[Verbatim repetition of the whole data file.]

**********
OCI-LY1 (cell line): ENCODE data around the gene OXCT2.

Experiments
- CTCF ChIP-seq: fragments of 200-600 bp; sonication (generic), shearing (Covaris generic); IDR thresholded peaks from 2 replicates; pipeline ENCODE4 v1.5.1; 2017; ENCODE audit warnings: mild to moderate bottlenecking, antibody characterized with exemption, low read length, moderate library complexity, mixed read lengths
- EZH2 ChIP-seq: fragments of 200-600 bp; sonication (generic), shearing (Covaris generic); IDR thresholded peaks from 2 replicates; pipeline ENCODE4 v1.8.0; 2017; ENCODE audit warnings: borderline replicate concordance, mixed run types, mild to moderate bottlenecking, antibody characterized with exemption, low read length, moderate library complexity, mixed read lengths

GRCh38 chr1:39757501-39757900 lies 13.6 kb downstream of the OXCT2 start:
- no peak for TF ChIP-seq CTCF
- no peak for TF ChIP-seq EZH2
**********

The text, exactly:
OCI-LY1 (cell line): ENCODE data around the gene OXCT2.

Experiments
- CTCF ChIP-seq: fragments of 200-600 bp; sonication (generic), shearing (Covaris generic); IDR thresholded peaks from 2 replicates; pipeline ENCODE4 v1.5.1; 2017; ENCODE audit warnings: mild to moderate bottlenecking, antibody characterized with exemption, low read length, moderate library complexity, mixed read lengths
- EZH2 ChIP-seq: fragments of 200-600 bp; sonication (generic), shearing (Covaris generic); IDR thresholded peaks from 2 replicates; pipeline ENCODE4 v1.8.0; 2017; ENCODE audit warnings: borderline replicate concordance, mixed run types, mild to moderate bottlenecking, antibody characterized with exemption, low read length, moderate library complexity, mixed read lengths

GRCh38 chr1:39757501-39757900 lies 13.6 kb downstream of the OXCT2 start:
- no peak for TF ChIP-seq CTCF
- no peak for TF ChIP-seq EZH2